ALL of the people living in the parts being flooded right now knew perfectly well that they were living in the same place that flooded many times before.

    That doesn't make the flood easier, it just puts it into the correct frame.
     
  7. Chris, do you know how much farmland/crops will be affected? I know we have rice, soy, cotton, sugercane, and probably more - And I know the engineers are trying to do what's best but it hurts just the same for so many, especially if they don't have insurance!
     
  8. shtarka1

    shtarka1

    Feb 1, 2008
    Boston
    Always in our Thoughts & Prayers..
     
  9. kbutler84

    kbutler84

    301
    Feb 22, 2011
    Louisiana
    :actions1:
     
  10. cbbr

    cbbr

    Nov 21, 2009
    Baton Rouge, La.
    This is an important point that you will never, never see in the media.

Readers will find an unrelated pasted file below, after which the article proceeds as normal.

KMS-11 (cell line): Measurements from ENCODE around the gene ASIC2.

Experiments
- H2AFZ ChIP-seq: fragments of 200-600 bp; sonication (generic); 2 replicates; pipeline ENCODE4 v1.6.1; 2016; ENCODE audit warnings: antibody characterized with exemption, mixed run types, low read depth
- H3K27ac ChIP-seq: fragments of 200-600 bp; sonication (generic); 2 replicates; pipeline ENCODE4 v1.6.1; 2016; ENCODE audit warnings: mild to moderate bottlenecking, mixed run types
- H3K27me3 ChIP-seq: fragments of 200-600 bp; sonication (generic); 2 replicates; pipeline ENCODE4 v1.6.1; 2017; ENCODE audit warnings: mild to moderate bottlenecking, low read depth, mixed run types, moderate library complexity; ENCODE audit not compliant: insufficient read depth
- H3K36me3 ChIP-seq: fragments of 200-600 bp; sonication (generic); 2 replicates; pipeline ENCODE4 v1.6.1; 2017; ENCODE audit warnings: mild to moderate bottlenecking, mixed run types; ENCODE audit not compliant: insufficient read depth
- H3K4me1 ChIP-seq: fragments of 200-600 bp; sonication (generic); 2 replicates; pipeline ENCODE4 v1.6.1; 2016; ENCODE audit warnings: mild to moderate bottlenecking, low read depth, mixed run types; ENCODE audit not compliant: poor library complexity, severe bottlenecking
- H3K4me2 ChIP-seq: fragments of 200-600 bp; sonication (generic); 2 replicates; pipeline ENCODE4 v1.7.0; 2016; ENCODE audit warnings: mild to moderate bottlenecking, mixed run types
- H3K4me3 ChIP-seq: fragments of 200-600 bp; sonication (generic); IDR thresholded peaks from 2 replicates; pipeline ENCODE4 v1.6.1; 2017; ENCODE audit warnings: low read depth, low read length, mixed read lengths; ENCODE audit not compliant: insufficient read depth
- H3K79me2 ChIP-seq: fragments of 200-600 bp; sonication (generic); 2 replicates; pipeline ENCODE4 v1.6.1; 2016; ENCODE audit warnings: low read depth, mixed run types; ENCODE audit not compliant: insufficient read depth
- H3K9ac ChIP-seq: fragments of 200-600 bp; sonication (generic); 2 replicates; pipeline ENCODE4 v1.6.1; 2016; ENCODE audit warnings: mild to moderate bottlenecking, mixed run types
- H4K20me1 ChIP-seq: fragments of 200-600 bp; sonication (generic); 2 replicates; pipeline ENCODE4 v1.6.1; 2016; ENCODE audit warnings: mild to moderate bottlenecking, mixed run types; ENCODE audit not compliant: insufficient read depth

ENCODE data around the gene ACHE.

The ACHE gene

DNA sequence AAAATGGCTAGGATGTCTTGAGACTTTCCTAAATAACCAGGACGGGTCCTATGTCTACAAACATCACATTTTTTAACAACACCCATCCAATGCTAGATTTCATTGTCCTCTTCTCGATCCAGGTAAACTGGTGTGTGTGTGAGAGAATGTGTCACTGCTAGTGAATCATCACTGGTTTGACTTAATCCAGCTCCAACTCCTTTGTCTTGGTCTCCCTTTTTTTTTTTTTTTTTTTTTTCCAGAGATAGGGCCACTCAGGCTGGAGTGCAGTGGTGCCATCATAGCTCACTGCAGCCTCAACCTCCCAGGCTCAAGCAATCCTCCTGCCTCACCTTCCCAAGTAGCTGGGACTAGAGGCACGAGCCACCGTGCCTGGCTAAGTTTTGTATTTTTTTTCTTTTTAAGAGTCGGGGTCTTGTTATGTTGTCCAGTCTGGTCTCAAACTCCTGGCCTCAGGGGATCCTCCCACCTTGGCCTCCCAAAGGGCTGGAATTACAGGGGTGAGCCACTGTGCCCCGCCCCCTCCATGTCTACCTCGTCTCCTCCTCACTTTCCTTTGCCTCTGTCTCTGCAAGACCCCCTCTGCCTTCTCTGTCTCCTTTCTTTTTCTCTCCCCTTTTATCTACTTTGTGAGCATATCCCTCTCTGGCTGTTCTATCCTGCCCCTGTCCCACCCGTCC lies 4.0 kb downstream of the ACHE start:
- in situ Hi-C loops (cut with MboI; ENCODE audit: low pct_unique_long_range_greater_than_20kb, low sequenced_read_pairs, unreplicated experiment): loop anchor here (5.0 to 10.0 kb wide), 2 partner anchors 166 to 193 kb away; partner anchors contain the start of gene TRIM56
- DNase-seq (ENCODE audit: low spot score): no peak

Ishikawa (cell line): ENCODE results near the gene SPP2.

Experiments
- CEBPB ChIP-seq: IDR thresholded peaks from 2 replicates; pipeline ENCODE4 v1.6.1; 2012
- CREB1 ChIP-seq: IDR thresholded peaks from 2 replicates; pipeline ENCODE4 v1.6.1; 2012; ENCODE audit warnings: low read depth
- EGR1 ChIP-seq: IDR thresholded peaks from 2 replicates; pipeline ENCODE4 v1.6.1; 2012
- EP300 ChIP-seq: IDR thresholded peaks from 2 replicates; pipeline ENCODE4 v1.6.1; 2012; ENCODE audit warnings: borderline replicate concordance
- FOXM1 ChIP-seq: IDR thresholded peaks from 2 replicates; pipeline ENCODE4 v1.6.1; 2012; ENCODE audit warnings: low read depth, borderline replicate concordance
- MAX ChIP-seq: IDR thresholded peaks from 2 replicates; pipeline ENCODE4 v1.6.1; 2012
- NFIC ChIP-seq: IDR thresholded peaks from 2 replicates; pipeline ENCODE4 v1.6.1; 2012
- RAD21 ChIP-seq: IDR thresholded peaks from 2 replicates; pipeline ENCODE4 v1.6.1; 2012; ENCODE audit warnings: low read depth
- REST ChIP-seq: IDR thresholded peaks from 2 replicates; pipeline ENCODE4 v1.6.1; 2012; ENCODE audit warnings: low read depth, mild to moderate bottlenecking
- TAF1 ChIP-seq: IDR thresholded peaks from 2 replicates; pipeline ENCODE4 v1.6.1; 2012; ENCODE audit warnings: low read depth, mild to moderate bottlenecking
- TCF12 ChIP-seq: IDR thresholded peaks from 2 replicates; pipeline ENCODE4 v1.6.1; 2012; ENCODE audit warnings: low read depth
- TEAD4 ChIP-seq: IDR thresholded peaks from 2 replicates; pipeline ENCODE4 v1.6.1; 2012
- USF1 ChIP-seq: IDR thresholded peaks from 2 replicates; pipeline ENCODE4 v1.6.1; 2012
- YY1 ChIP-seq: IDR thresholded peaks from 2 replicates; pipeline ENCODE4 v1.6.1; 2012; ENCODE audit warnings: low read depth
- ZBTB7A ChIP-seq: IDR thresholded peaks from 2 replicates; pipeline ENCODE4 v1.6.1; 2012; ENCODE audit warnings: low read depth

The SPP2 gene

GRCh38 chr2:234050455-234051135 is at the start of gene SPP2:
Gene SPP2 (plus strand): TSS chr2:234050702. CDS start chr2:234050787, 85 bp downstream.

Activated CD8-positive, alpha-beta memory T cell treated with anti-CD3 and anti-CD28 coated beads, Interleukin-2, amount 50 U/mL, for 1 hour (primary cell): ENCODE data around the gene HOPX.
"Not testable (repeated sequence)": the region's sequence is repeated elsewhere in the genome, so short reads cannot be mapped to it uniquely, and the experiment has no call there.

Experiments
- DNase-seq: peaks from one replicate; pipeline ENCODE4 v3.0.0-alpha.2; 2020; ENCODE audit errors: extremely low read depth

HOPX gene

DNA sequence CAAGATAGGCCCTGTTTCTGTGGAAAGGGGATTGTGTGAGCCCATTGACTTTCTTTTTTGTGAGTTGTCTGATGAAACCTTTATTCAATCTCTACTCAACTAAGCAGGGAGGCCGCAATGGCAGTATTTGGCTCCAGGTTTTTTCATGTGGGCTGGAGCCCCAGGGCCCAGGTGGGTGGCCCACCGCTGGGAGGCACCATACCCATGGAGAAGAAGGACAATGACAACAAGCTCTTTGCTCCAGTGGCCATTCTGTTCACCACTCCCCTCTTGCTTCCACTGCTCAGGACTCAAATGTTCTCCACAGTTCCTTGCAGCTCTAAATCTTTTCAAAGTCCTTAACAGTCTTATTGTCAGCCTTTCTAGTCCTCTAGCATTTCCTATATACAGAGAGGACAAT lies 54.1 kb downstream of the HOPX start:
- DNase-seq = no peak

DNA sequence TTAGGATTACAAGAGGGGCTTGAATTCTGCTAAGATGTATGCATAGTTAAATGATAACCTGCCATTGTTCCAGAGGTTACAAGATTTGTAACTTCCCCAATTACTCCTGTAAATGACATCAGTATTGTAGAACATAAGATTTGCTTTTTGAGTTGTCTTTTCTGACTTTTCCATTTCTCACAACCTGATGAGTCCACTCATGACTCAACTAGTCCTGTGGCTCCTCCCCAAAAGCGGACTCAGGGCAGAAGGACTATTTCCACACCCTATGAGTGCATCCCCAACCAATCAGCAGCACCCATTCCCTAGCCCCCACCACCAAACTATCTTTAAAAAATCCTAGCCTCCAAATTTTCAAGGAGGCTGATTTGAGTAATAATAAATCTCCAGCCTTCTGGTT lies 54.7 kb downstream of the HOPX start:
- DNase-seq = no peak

11. venchka

    venchka

    633
    Sep 28, 2010
    Texas
    Katrina blew me out of Louisiana after multiple decades. We landed in Texas. My brother is still in Youngsville. They will be fine. Ivan, Katrina, Rita, Ike, the tornadoes and now the River have dealt the Gulf Coast a string of bad hands. We'll be ok. I am so glad to see folks doing for themselves & each other. Instead of waiting for the Gummermint to take care of things.
    It takes more than a little water to ruin a good party!
     
  12. The crops are the biggest problem. Not that many people live in there permanently. It is mostly camps, vacations cabins and a few homes. The danger is that the flooding would be high enough to go down to the bottom of the lower ends of the levees where they are not as high and backwash into some of the small towns, which would triple or more the number of people harmed.
    That is very fertile land with many acres of cane, grass for hay and other crops are planted there. That is going to hurt the worst. The ugliest part is that insurance companies are claiming that this is not an act of god, since they are opening the gates. I guess they would prefer that the Morganza floodgates, get overtopped and washed away before they paid for flooding.
     
  13. cbbr

    cbbr

    Nov 21, 2009
    Baton Rouge, La.